Today’s look is a bit whimsical. I found these strange patterned tights at Aldo and decided to give them a whirl, and I’m not fully sold on them yet. Maybe with a tall boot? But I do like the mix of weird patterns and bright colors in this outfit, and it’s one of the only times you’ll see me in simple flats. Strangely enough, I find flats really uncomfortable, probably due to the shape of my feet or something. I can walk in heels all day and be more comfortable than in flats!
scarf from my mother, cardigan from my sisters, skirt from Charade, tights from Aldo
“Folks are usually about as happy as they make their minds up to be.”
― Abraham Lincoln
Today’s post features the writing of Don Marquis, an author/journalist who created a character named Archy, a cockroach who sneaks onto Marquis’ typewriter at night to write poetry. Archy is in fact a reincarnated poet (Sucks to be reincarnated as a roach, whoa). In this piece, Archy meets a moth and asks him that burning (sorry) question: why do you like light bulbs and flames so much? Why, if you die as a result? The answer is beautiful. Read the whole thing below.
the lesson of the moth
why do you fellows
pull this stunt i asked him
because it is the conventional
thing for moths or why
if that had been an uncovered
candle instead of an electric
light bulb you would
now be a small unsightly cinder
have you no sense
plenty of it he answered
but at times we get tired
of using it
we get bored with the routine
and crave beauty
fire is beautiful
and we know that if we get
too close it will kill us
but what does that matter
it is better to be happy
for a moment
and be burned up with beauty
than to live a long time
and be bored all the while
so we wad all our life up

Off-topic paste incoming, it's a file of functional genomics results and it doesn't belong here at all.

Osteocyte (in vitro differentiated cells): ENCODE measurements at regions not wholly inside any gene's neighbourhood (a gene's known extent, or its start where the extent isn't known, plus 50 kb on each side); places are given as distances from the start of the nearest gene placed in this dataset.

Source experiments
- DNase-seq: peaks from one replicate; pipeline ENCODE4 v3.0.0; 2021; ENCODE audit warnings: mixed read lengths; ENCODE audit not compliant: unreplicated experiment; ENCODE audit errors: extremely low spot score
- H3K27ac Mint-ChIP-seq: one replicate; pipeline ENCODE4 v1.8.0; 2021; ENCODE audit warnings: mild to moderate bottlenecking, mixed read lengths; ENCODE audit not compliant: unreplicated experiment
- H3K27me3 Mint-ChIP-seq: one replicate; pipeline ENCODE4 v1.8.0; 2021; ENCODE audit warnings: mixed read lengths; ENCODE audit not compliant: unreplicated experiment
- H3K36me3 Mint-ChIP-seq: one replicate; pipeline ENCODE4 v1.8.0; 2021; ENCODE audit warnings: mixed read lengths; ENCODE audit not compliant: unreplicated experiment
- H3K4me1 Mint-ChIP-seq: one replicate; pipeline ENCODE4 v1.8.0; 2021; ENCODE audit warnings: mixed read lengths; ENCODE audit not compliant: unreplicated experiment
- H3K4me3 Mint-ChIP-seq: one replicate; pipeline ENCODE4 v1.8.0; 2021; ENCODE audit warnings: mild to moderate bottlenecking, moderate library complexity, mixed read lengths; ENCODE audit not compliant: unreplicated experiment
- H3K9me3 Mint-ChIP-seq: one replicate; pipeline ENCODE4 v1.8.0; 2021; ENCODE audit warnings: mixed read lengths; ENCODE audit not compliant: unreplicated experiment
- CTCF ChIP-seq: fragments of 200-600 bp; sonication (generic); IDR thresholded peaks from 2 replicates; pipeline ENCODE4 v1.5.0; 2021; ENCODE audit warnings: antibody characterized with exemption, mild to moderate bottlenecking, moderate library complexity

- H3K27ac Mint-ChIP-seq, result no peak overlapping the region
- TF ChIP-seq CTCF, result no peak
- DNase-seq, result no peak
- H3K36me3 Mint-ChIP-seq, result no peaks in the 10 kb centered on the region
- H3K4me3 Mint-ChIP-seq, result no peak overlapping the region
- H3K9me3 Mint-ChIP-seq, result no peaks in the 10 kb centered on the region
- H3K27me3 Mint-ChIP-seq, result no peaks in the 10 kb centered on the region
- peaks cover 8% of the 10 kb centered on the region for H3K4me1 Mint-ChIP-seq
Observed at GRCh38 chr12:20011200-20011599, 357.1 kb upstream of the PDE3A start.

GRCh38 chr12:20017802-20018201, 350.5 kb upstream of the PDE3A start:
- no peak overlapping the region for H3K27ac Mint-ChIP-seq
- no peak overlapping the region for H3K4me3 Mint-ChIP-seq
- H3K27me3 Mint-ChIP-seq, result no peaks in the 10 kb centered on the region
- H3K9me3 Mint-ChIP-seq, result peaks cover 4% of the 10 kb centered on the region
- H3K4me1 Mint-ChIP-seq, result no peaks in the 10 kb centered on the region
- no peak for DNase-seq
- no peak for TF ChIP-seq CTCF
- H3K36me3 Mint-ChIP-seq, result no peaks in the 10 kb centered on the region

into one little roll
and then we shoot the roll
that is what life is for
it is better to be a part of beauty
for one instant and then cease to
exist than to exist forever
and never be a part of beauty
our attitude toward life
is come easy go easy
we are like human beings
used to be before they became
too civilized to enjoy themselves
and before i could argue him
out of his philosophy
he went and immolated himself
on a patent cigar lighter
i do not agree with him
myself i would rather have
half the happiness and twice
but at the same time i wish
there was something i wanted
as badly as he wanted to fry himself
- Don Marquis
The bolded sections are my favorite parts of this piece, because they echo the trite sentiment that we must take advantage of our lives while we are alive. This is the cockroach-moth version of YOLO, but much more poetic, thank goodness. The moth is wise and practical, but he knows that the purpose of life is to risk it. Risk it for something you think is worth it. Risk it for beauty and for love, risk it for your dreams. This is the way to ultimate happiness.
Archy’s response is to choose “half the happiness” and retain his life, but what is his life without the pursuit of the highest happiness?
Marquis, D. “The Lesson of the Moth.” Accessed March 4, 2014 at this link.
Inspired by my previous bookish look, I wanted to see if there were any fabulous book-related fashion items I could wear to flaunt my nerdy love for books. A Pinterest scour yielded many, many pretty results. Too many. I’d love any number of these items, but my favorites are that tutu made of pages from a book and that gorgeous skirt, which would make a great DIY project for a lazy Sunday. I’ve actually done the newspaper nails, as well, but mine did not come out that perfect!
The bib necklaces are unbelievably beautiful. The first one I especially love, since it is a quote from one of my favorite poems of all time, T.S. Eliot’s The Waste Land:
The Waste Land is mesmerizing and lush in its beauty and pain. The other quote is Virginia Woolf:
Another thing I loved when I saw it on Pinterest were these shoes covered with book pages:
I’m not crazy about the papier-mâché texture of the shoes. If I do these, I want to find a way to make them flat and shiny instead. I’d also probably want to make the type white on a matte-black shoe, to make it more wearable. I swear, I can’t stop with these shoe DIYs! See more here, here, here, and here. Oh, my.
All images are from Pinterest, and the links may be found on my Polyvore page.